c. University employees who are required to reside on University premises may have animals that are not owned by the University on University premises with prior written approval from the Executive Director of Public Safety and Security
C-4. Removal of Animals.
a. Service Animals. The University may ask the Handler to remove a service animal from the campus if (i) the Handler is not complying with applicable laws, (ii) the service animal poses a direct threat to the health or safety of others or its presence fundamentally alters the nature of a program or activity, (iii) the Handler cannot effectively control the service animal, or (iv) the service animal is not housebroken.
b. Dog-in-Training. The University may ask the Handler to remove a dog-in-training from the campus if (i) the Handler is not complying with applicable laws or with this procedure, (ii) the dog-in-training poses a direct threat to the health or safety of others, (iii) the Handler cannot maintain control of the dog-in-training, or (iv) the dog-in-training is poorly groomed so as to create a health hazard.
c. Assistance Animals. The University may ask the Handler to remove an assistance animal from University Housing if (i) the Handler is not complying with applicable laws or with this procedure, (ii) the assistance animal poses a direct threat to the health and safety of others, (iii) the assistance animal would cause substantial physical damage to the property of others, unless the threat can be eliminated or significantly reduced by a reasonable accommodation, (iv) the assistance animal would pose an undue financial and administrative burden, or (v) the assistance animal would fundamentally alter the nature of University Housing operations.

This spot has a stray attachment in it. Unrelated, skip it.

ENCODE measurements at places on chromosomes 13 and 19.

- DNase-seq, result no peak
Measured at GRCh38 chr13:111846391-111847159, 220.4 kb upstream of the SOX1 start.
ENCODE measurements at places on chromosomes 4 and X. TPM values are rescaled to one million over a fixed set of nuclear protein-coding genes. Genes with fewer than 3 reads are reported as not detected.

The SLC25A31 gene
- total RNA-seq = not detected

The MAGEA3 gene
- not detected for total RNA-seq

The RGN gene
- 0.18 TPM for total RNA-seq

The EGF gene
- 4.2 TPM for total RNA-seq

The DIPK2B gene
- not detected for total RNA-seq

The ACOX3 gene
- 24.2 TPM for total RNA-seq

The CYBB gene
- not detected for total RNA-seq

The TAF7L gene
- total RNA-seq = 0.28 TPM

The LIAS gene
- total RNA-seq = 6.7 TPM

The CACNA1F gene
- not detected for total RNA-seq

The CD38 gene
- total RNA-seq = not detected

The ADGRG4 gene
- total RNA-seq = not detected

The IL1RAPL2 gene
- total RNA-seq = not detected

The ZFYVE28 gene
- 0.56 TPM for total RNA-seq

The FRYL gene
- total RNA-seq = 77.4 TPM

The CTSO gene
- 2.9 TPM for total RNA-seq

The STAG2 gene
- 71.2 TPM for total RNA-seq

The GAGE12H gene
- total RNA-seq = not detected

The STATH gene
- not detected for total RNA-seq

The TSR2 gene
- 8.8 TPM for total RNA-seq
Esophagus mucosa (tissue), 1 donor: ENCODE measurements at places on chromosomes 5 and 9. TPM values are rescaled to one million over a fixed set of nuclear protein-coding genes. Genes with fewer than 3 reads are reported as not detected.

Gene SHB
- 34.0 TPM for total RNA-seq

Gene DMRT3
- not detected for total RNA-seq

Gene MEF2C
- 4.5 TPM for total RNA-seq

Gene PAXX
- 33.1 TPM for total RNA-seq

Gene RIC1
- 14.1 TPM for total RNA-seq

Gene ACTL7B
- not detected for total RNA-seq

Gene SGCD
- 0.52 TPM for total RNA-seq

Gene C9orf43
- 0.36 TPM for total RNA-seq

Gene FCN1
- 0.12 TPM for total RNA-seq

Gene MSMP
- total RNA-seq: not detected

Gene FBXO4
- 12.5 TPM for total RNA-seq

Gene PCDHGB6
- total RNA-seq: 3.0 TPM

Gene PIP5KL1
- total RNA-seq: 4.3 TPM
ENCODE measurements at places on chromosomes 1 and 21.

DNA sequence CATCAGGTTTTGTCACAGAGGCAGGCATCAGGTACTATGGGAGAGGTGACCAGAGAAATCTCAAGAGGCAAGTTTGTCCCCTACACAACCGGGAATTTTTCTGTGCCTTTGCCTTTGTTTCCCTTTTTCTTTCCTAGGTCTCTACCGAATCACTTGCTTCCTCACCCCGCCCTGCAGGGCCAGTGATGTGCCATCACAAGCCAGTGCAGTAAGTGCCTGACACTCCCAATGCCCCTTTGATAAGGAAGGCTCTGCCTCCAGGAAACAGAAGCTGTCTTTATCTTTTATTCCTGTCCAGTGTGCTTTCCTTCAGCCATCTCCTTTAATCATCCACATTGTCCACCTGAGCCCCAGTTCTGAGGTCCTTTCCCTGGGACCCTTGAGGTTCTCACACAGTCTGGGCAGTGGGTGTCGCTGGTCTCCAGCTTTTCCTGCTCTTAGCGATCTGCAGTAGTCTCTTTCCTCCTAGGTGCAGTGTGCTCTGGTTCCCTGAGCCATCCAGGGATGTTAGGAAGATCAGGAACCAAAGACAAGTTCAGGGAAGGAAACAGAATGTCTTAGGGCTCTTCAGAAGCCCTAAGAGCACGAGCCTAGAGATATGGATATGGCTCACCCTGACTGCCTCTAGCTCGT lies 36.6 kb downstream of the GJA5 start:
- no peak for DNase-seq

d. Any Other Animals. The University may ask the Handler to remove any other animal from the campus if (i) the Handler is not complying with applicable laws or with this procedure, (ii) the animal poses a threat to the health or safety of others, (iii) the Handler cannot effectively control the animal, or (iv) if it is determined that the animal’s presence or behavior is disruptive to other members of the community or to activities occurring on campus.
C-5. Violations of this Procedure. Anyone observing any unauthorized animals on campus, any animal not appropriately restrained, or any other violations of this procedure should contact Campus Security at (208) 885-7054. Additionally, anyone observing violations of state or local laws should also contact the Moscow Police Department at (208) 882-2677. For emergencies, call 911 first.
C-6. Exempt Animals. Animals used by any University employee in the conduct of any approved research, extension, or outreach activities are exempt from this policy.
D. Contacts. Questions about this policy can be directed as follows:
D-1. Unrelated to Disability Accommodations:
D-2. Disability Accommodations for Employees:
D-3. Disability Accommodations for Students and University Guests: